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Publisher: Emerald   (Total: 335 journals)

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Showing 1 - 200 of 335 Journals sorted alphabetically
A Life in the Day     Hybrid Journal   (Followers: 12)
Academia Revista Latinoamericana de Administraci√≥n     Open Access   (Followers: 2, SJR: 0.144, h-index: 4)
Accounting Auditing & Accountability J.     Hybrid Journal   (Followers: 30)
Accounting Research J.     Hybrid Journal   (Followers: 24, SJR: 0.26, h-index: 7)
Accounting, Auditing and Accountability J.     Hybrid Journal   (Followers: 20, SJR: 0.88, h-index: 40)
Advances in Accounting Education     Hybrid Journal   (Followers: 15, SJR: 0.514, h-index: 5)
Advances in Appreciative Inquiry     Hybrid Journal   (SJR: 0.124, h-index: 5)
Advances in Autism     Hybrid Journal   (Followers: 12)
Advances in Dual Diagnosis     Hybrid Journal   (Followers: 46, SJR: 0.228, h-index: 2)
Advances in Gender Research     Full-text available via subscription   (Followers: 3, SJR: 0.229, h-index: 7)
Advances in Intl. Marketing     Full-text available via subscription   (Followers: 5, SJR: 0.123, h-index: 11)
Advances in Mental Health and Intellectual Disabilities     Hybrid Journal   (Followers: 59, SJR: 0.29, h-index: 5)
Advances in Mental Health and Learning Disabilities     Hybrid Journal   (Followers: 30)
African J. of Economic and Management Studies     Hybrid Journal   (Followers: 10, SJR: 0.125, h-index: 2)
Agricultural Finance Review     Hybrid Journal  
Aircraft Engineering and Aerospace Technology     Hybrid Journal   (Followers: 184, SJR: 0.391, h-index: 18)
American J. of Business     Hybrid Journal   (Followers: 17)
Annals in Social Responsibility     Full-text available via subscription  
Anti-Corrosion Methods and Materials     Hybrid Journal   (Followers: 11, SJR: 0.215, h-index: 25)
Arts and the Market     Hybrid Journal   (Followers: 8)
Asia Pacific J. of Marketing and Logistics     Hybrid Journal   (Followers: 8, SJR: 0.244, h-index: 15)
Asia-Pacific J. of Business Administration     Hybrid Journal   (Followers: 5, SJR: 0.182, h-index: 7)
Asian Association of Open Universities J.     Open Access  
Asian Education and Development Studies     Hybrid Journal   (Followers: 5)
Asian J. on Quality     Hybrid Journal   (Followers: 2)
Asian Review of Accounting     Hybrid Journal   (Followers: 2, SJR: 0.29, h-index: 7)
Aslib J. of Information Management     Hybrid Journal   (Followers: 25, SJR: 0.65, h-index: 29)
Aslib Proceedings     Hybrid Journal   (Followers: 283)
Assembly Automation     Hybrid Journal   (Followers: 2, SJR: 0.657, h-index: 26)
Baltic J. of Management     Hybrid Journal   (Followers: 3, SJR: 0.354, h-index: 14)
Benchmarking : An Intl. J.     Hybrid Journal   (Followers: 10, SJR: 0.556, h-index: 38)
British Food J.     Hybrid Journal   (Followers: 16, SJR: 0.329, h-index: 35)
Built Environment Project and Asset Management     Hybrid Journal   (Followers: 14, SJR: 0.232, h-index: 4)
Business Process Re-engineering & Management J.     Hybrid Journal   (Followers: 8, SJR: 0.614, h-index: 42)
Business Strategy Series     Hybrid Journal   (Followers: 6, SJR: 0.201, h-index: 6)
Career Development Intl.     Hybrid Journal   (Followers: 17, SJR: 0.686, h-index: 32)
China Agricultural Economic Review     Hybrid Journal   (Followers: 2, SJR: 0.238, h-index: 10)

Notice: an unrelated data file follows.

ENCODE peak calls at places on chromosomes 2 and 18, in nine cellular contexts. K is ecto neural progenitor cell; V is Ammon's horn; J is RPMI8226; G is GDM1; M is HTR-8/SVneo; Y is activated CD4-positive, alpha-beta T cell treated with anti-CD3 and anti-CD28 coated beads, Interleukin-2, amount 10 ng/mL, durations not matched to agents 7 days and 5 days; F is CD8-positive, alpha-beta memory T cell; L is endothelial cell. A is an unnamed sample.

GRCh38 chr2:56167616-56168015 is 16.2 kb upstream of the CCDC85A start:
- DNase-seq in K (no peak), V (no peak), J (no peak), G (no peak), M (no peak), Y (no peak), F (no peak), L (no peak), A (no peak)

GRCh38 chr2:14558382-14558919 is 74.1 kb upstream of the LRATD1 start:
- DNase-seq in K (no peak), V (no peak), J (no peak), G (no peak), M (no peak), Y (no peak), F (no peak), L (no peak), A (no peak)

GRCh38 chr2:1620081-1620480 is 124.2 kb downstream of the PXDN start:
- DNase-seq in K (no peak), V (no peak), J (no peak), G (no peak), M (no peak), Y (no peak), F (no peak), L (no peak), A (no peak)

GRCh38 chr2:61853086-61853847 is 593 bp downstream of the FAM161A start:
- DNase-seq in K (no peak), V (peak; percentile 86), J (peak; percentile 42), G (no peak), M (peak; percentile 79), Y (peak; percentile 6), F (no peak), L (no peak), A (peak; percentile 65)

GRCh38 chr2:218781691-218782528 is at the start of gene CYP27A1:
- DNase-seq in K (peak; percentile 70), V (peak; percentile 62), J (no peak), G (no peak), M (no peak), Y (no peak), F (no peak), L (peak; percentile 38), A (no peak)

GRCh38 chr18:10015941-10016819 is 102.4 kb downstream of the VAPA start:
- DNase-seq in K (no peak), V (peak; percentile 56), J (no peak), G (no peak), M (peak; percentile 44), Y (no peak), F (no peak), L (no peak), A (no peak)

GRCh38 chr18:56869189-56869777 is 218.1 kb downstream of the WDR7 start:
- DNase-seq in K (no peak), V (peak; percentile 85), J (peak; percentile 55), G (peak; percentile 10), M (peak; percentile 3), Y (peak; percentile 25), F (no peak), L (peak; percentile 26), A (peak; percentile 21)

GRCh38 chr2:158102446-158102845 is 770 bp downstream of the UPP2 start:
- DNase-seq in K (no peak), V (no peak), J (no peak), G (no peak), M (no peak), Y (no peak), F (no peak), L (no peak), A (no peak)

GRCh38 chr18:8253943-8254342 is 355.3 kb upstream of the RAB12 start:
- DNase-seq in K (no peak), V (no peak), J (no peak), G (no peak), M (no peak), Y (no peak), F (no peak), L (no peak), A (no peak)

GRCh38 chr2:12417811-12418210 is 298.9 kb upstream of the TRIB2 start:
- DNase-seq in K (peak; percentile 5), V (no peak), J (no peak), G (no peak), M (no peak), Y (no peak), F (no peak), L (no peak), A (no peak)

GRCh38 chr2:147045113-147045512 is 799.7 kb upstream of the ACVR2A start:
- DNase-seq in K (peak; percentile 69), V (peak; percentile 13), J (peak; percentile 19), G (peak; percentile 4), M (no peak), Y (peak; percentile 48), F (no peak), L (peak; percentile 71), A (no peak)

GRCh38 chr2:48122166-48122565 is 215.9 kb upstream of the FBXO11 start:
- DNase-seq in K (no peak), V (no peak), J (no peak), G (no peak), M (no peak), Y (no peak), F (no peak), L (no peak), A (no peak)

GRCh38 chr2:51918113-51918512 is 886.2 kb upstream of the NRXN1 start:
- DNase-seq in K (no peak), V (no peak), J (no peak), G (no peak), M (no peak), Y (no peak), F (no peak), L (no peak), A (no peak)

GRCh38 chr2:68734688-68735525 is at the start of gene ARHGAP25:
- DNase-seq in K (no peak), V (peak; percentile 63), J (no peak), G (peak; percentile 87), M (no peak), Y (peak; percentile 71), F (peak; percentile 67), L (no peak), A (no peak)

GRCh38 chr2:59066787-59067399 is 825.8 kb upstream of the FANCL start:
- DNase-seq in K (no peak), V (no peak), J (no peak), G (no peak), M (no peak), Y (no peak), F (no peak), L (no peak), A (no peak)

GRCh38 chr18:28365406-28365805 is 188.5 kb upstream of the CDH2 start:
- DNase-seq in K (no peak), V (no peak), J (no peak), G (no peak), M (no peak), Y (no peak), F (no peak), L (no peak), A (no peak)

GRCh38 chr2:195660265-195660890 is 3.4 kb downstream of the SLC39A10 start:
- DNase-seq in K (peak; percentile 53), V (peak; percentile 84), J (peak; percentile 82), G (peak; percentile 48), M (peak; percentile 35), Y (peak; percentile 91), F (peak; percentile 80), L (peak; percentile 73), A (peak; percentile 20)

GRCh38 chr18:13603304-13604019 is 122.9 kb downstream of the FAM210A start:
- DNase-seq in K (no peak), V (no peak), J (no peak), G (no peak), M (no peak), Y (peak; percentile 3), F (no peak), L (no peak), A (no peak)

China Finance Review Intl.     Hybrid Journal   (Followers: 5)
Chinese Management Studies     Hybrid Journal   (Followers: 4, SJR: 0.216, h-index: 12)
Circuit World     Hybrid Journal   (Followers: 15, SJR: 0.346, h-index: 17)
Collection Building     Hybrid Journal   (Followers: 11, SJR: 0.829, h-index: 10)
COMPEL: The Intl. J. for Computation and Mathematics in Electrical and Electronic Engineering     Hybrid Journal   (Followers: 3, SJR: 0.269, h-index: 22)
Competitiveness Review : An Intl. Business J. incorporating J. of Global Competitiveness     Hybrid Journal   (Followers: 5)
Construction Innovation: Information, Process, Management     Hybrid Journal   (Followers: 14, SJR: 0.508, h-index: 8)
Corporate Communications An Intl. J.     Hybrid Journal   (Followers: 7, SJR: 0.703, h-index: 26)
Corporate Governance Intl. J. of Business in Society     Hybrid Journal   (Followers: 7, SJR: 0.309, h-index: 29)
Critical Perspectives on Intl. Business     Hybrid Journal   (SJR: 0.32, h-index: 15)
Cross Cultural & Strategic Management     Hybrid Journal   (Followers: 8, SJR: 0.356, h-index: 13)
Development and Learning in Organizations     Hybrid Journal   (Followers: 7, SJR: 0.138, h-index: 8)
Digital Library Perspectives     Hybrid Journal   (Followers: 21)
Direct Marketing An Intl. J.     Hybrid Journal   (Followers: 6)
Disaster Prevention and Management     Hybrid Journal   (Followers: 22, SJR: 0.533, h-index: 32)
Drugs and Alcohol Today     Hybrid Journal   (Followers: 133, SJR: 0.241, h-index: 4)
Education + Training     Hybrid Journal   (Followers: 22, SJR: 0.532, h-index: 30)
Education, Business and Society : Contemporary Middle Eastern Issues     Hybrid Journal   (Followers: 1, SJR: 0.141, h-index: 10)
Emerald Emerging Markets Case Studies     Hybrid Journal   (Followers: 1)
Employee Relations     Hybrid Journal   (Followers: 6, SJR: 0.435, h-index: 22)
Engineering Computations     Hybrid Journal   (Followers: 3, SJR: 0.387, h-index: 39)
Engineering, Construction and Architectural Management     Hybrid Journal   (Followers: 10, SJR: 0.541, h-index: 28)
Equal Opportunities Intl.     Hybrid Journal   (Followers: 3)
Equality, Diversity and Inclusion : An Intl. J.     Hybrid Journal   (Followers: 13, SJR: 0.239, h-index: 9)
EuroMed J. of Business     Hybrid Journal   (Followers: 1, SJR: 0.145, h-index: 9)
European Business Review     Hybrid Journal   (Followers: 8, SJR: 0.481, h-index: 21)
European J. of Innovation Management     Hybrid Journal   (Followers: 23, SJR: 0.596, h-index: 30)